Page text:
Modifying 3D Models Through Interactive 2D Manipulations

Guillaume Caumon and Charles H. Sword and Jean-Laurent Mallet. ( 2000 )
in: Proc. 20th Gocad Meeting, Nancy

Abstract

More than just visualization tools, cross-sections can be powerful tools to edit interactively 3D models. In this paper, we consider the modification of 3D model surfaces through interactions in 2D or in 2.5D (a dimension characterizing non-planar surfaces embedded in 3D space). We define rules to state the effects topological modifications inside cross-sections have on the sliced 3D model. Another aspect of the problem concerns geometrical interactions. Several ways to represent and modify a line in an arbitrary 3D surface are described. The first approach, based on the parameterization of the cross-section, may not be accurate for an arbitrary section, especially if the section is a closed surface. The second approach uses the mesh topological information to represent and modify the line given a few points. The problem of how to propagate such modifications back onto the 3D model is then addressed, considering successively parameterization, discrete smooth interpolation, and sphere of influence methods.

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    BibTeX Reference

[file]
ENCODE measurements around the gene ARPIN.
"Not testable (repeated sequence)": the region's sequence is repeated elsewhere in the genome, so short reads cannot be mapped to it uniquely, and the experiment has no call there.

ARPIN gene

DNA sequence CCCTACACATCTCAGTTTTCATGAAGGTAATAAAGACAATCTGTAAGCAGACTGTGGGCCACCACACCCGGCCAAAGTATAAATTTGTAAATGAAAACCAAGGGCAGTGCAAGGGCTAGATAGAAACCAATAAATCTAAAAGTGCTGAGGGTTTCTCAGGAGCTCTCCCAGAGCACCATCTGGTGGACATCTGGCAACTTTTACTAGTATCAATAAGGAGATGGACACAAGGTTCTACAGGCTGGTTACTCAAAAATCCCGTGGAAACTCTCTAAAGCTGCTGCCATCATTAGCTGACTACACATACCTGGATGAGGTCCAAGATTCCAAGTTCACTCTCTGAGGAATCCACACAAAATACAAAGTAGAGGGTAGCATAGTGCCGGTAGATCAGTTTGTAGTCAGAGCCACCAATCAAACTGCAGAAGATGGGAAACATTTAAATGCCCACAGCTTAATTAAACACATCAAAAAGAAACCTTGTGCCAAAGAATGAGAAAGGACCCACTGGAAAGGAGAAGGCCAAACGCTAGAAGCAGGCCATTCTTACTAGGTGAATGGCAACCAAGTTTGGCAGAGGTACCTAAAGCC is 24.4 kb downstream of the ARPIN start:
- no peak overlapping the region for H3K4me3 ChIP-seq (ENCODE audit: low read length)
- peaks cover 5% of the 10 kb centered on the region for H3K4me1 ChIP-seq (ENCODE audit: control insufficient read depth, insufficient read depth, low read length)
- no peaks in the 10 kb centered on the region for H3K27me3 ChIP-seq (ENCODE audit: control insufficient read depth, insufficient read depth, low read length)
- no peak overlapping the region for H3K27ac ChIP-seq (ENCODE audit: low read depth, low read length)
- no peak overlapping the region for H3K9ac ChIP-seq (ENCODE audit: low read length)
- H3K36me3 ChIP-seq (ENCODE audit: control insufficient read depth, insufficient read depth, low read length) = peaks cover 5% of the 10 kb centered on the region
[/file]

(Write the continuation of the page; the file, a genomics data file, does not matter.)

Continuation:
@INPROCEEDINGS{T1115caumon,
        author = { Caumon, Guillaume and Sword, Charles H. and Mallet, Jean-Laurent },
         title = { Modifying 3D Models Through Interactive 2D Manipulations },
     booktitle = { Proc. 20th Gocad Meeting, Nancy },
          year = { 2000 },
      abstract = { More than just visualization tools, cross-sections can be powerful tools to edit interactively 3D
    models. In this paper, we consider the modification of 3D model surfaces through interactions in 2D
    or in 2.5D (a dimension characterizing non-planar surfaces embedded in 3D space). We define rules
    to state the effects topological modifications inside cross-sections have on the sliced 3D model. Another
    aspect of the problem concerns geometrical interactions. Several ways to represent and modify
    a line in an arbitrary 3D surface are described. The first approach, based on the parameterization of
    the cross-section, may not be accurate for an arbitrary section, especially if the section is a closed
    surface. The second approach uses the mesh topological information to represent and modify the line
    given a few points. The problem of how to propagate such modifications back onto the 3D model is
    then addressed, considering successively parameterization, discrete smooth interpolation, and sphere
    of influence methods. }
    }